Editor’s note: This edition of War Books originally ran in 2015.
Top Five Books
Currently, I’m sorting through traditional literature on military innovation and comparing it with contemporary works on private sector innovation. On one hand, books like Cliff Rodgers’ edited volume, The Military Revolution Debate, look at military innovation five centuries ago and weigh in on the role of technology and societal change as causes of military innovation. Stephen P. Rosen’s, Winning the Next War, features prominently for his observations on the importance of mainstream leaders being the catalyst for change. Barry Posen’s, The Sources of Military Doctrine, is important because it addresses external influences on military decision-making as well as the importance of civilian and military “alignment” regarding war. On the other hand, in The Innovator’s Dilemma, Clayton Christensen addresses the paradox of organizations being really good at one thing that unfortunately becomes the wrong thing—there are obvious lessons for the military here. And in The Innovators, Walter Isaacson looks at the circumstances and personal qualities of innovative “geeks” like Vannever Bush and Steve Jobs in causing innovation.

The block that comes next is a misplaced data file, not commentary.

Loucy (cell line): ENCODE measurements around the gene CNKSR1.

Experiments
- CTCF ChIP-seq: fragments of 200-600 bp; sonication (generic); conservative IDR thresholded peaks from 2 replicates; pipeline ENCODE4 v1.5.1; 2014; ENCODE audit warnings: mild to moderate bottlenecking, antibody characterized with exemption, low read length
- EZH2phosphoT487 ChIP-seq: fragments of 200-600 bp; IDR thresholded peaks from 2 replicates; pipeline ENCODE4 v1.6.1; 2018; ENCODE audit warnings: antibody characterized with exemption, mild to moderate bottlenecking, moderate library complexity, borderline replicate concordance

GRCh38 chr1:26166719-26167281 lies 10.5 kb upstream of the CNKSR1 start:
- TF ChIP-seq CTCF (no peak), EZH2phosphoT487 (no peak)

The One That Shaped Me The Most
In the area of innovation, there is one little chapter in a somewhat obscure book, Innovation and the Arms Race, that sticks with me. Matthew Evangelista points out that the main reason the United States “out-innovated” the Soviet Union during the Cold War was due to America’s open society, where information flowed freely and where the best ideas were generated from the bottom up, not forced from the top down. (Clausewitz might say that creativity was free to roam). The power of that thought has been an inspiration for me while working for senior leaders and trying to “think up” from the bottom . . . literally thinking from the back of a crowded conference room.